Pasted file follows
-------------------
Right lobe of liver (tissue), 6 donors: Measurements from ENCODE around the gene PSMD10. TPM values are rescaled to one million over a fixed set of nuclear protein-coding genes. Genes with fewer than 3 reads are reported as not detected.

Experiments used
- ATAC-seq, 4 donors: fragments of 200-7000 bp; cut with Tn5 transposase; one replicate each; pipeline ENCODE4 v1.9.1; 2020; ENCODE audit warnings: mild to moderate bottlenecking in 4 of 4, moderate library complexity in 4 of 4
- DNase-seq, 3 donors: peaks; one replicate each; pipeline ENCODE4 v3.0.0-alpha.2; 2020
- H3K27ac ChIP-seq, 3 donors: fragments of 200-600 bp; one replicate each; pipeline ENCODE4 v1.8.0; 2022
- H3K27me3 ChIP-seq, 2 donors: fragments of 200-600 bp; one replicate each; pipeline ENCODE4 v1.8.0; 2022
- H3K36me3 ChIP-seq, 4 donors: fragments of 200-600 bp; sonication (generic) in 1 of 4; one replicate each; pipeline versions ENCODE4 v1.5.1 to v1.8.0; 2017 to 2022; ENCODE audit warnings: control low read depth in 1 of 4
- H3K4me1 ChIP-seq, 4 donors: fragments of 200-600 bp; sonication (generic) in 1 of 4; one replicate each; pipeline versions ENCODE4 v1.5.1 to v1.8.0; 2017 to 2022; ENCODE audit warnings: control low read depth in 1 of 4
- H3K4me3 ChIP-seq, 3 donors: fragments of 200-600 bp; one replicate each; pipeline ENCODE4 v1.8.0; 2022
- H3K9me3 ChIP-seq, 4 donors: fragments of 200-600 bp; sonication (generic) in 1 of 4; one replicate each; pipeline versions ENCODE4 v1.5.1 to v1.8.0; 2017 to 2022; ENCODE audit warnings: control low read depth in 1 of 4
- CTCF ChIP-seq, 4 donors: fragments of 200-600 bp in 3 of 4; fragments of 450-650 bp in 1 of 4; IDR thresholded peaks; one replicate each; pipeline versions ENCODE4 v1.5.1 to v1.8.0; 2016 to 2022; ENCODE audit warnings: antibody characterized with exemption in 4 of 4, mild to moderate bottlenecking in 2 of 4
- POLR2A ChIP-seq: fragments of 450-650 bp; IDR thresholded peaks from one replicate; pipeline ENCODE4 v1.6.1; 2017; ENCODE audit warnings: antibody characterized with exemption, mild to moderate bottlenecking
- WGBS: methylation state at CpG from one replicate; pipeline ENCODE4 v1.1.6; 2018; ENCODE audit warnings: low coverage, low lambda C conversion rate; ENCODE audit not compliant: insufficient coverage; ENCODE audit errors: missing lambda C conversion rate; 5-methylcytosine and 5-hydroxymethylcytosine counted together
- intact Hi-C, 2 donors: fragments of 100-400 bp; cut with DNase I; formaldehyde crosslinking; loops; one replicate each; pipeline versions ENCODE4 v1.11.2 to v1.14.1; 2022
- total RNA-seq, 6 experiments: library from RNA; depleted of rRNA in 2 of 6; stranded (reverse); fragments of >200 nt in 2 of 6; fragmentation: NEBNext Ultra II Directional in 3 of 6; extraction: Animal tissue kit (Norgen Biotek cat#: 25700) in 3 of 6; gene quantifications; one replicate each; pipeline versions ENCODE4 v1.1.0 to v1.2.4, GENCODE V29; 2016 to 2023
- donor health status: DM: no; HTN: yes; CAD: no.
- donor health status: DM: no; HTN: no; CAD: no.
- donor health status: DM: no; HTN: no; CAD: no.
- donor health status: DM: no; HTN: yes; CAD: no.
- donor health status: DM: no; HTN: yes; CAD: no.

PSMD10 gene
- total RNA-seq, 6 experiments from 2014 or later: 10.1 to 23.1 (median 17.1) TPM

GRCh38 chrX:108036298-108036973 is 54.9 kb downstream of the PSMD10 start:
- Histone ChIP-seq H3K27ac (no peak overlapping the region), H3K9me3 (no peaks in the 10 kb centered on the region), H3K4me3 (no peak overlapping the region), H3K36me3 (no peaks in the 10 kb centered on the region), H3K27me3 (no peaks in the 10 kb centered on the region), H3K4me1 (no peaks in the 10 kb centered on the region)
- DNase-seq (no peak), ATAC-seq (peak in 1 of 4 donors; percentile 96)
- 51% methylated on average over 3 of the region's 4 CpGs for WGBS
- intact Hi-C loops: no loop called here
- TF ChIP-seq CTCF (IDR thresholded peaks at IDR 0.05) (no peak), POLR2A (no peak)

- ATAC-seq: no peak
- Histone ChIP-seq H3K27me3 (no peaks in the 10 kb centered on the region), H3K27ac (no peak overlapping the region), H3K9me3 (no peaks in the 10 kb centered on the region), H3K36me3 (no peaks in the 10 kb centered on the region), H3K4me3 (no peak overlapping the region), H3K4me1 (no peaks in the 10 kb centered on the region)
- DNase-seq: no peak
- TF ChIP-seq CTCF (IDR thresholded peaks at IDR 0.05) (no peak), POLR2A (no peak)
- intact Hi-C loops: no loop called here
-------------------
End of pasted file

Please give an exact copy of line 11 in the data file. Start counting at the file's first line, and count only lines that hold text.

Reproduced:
- CTCF ChIP-seq, 4 donors: fragments of 200-600 bp in 3 of 4; fragments of 450-650 bp in 1 of 4; IDR thresholded peaks; one replicate each; pipeline versions ENCODE4 v1.5.1 to v1.8.0; 2016 to 2022; ENCODE audit warnings: antibody characterized with exemption in 4 of 4, mild to moderate bottlenecking in 2 of 4